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Giving options in European startups (kaljundi.com)
47 points by jkaljundi 1690 days ago | hide | past | web | 24 comments | favorite

I joined a promising startup 18 months ago as the 3rd developer, employee #6, and was promised vast riches in the very near future. I was promised a decent amount of preferred stock options which 'would make me rich', and joined on a salary about £15k less than I could have earned at an established company down the road.

Over the next few months, while the company size went from 6 to 20, and the board were organising the stock options scheme, I was still highly motivated by the favourable options which had yet to be sorted out. A year in, and I was given a very very small fraction of the 11% option pool, which would amount to less than 0.1% of the total shares, which was also subject to dilution. At this point I had all of the speculation previously made by my superiors denied, my importance to the company was downgraded, and I struggled to negotiate a raise in salary that would bring me up to what I'd call an average salary.

This whole procedure was very demoralising, I would have been happy with no options and a decent salary to start with, and all of the speculation of how many billions the company would get acquired for in a years' time would not have bothered me in the slightest. After all, we had no customers, had not launched a product, and I was a key developer. Needless to say I left shortly after to start my own company.

When I left, they offered to 'do something' about the options and give me the raise I wanted, but at that point for me the damage had been done, and I no longer had the ambition to work there. I didn't execute any of the options that had already vested, and used this £300 to start my business.

From my own experience and speaking with a lot of other startup employees in the UK, I believe we care more about the starting salary, and absolutely have to treat options as a bonus. Not only because of the dampened IPO/acquisition outlook in Europe, which i think many startup employees are unaware of, but because startups are a smaller part of our economy. In London for example, 'Tech City' is right next to THE city, where my friends work. You've got guys earning nothing at a startup, working and meeting for drinks, and living with friends who work at banks down the road. I would imagine the US startup scene feels much more like a microcosm, and because we are yet to have that level of separation in culture and circles we socialise in, the difference in lifestyle a salary gives you is a lot more noticeable.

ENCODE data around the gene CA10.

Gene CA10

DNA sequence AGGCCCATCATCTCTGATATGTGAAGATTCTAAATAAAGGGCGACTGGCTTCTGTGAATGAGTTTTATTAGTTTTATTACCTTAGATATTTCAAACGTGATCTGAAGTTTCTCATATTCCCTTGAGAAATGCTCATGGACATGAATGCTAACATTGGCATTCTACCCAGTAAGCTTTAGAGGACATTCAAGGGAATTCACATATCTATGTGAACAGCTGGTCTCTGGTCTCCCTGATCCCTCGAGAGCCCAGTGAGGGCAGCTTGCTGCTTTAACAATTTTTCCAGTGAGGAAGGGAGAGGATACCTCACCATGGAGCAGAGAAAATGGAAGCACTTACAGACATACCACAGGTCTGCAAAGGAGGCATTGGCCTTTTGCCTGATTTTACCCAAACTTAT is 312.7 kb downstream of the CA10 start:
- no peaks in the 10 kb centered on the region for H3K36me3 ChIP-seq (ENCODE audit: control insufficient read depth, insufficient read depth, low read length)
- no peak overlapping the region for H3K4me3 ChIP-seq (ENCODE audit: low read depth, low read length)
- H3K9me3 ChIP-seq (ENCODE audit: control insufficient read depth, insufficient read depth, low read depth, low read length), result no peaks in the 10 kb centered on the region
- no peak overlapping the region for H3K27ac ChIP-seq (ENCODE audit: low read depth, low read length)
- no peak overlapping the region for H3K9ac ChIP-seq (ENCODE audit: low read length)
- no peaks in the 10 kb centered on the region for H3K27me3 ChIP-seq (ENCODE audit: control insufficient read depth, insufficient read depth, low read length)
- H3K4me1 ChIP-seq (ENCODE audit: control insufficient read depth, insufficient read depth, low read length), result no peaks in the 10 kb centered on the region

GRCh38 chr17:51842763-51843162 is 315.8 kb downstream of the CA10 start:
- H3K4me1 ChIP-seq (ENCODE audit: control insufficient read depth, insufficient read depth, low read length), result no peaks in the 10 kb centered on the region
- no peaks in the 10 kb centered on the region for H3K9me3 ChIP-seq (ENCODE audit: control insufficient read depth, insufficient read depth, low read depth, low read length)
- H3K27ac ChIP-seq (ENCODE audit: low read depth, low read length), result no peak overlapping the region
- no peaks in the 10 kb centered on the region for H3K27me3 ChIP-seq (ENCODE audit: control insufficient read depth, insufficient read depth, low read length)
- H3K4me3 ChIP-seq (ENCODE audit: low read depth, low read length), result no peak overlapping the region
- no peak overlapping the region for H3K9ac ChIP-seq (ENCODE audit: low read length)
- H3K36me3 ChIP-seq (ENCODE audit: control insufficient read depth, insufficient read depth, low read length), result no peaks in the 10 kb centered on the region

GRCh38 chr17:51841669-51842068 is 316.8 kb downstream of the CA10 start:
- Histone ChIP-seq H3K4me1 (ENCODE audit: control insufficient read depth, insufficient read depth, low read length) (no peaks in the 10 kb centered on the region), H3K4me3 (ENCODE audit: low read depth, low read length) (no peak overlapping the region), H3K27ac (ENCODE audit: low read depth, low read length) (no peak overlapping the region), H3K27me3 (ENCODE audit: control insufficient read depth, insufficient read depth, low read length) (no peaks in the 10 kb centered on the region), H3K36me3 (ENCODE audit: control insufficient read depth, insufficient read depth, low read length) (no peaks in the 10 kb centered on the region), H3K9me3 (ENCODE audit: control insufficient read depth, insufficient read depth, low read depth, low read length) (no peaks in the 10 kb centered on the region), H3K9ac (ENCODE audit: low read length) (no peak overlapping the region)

I regret not adapting this mentality from the start, and when we hire our first employee, I will certainly make sure the reason they are taking the job is not the millions they are guaranteed to make in a few years' time.

A simple rule I have for dealing with this sort of situation: I'm either a freelancer or a cofounder.

Strangely enough, saying that one line has changed a conversation from "Hey, wanna work for my startup?" to "Hey, wanna be CTO/cofounder at my startup?"

So how many times were you a cofounder to date?

Even if his answer answer were zero, that wouldn't make the rule invalid - in fact, it sounds down right sensible to me.

Just once actually. And "founded" a few web projects ... and right now I'm starting up a small business.

There aren't a lot of cofounding opportunities when most of your time is spent doing classes at uni.

I apologise for the 20/20 hindsight, but even for a salaried position, don't make a move without getting it in writing.

This was a breach of contract - just not an easy one to enforce

It was my first startup job, I barely knew how stock options worked! I'll admit, I was easy to play.

Perceived stock worth for employees is highly correlated with liquidity - and there is almost no liquidity for most of european startup stocks.

Even in the great local success stories IPO's are not the goal, and the employee-stock of a successful company is practically useless, as you can't really sell it when you want to (no buyers unless the company itself is sold) and there will be no dividends in the foreseeable future, as all profits are reinvested in growth.

0.1% in a billion-worth company should be a life-changing financial event, winning the "startup lottery" by working your ass off to build a great product from nothing. But what good is it if you can't use it to buy a car or a house? It's just paper.

I keep saying this on HN, but I'll say it again: Equity is not tasty.

Now freelancing for startups, that's a whole different ball game. All of the realistic benefits, none of the risk.

It is an interesting point: startups are a market target. Providing services for startups can be an excellent source of income.

My company was selling primarly to startups until the 2007 crisis, it was no intentional but very profitable: we were benefited by companies which changed their products a million times without any profit. After the crisis,in 2009/2010 we ended up having established companies as cutsomers. One of the reason is that less outsourcing and less investments are made by startups.

Selling pickaxes has always been more reliably profitable than panning for gold yourself.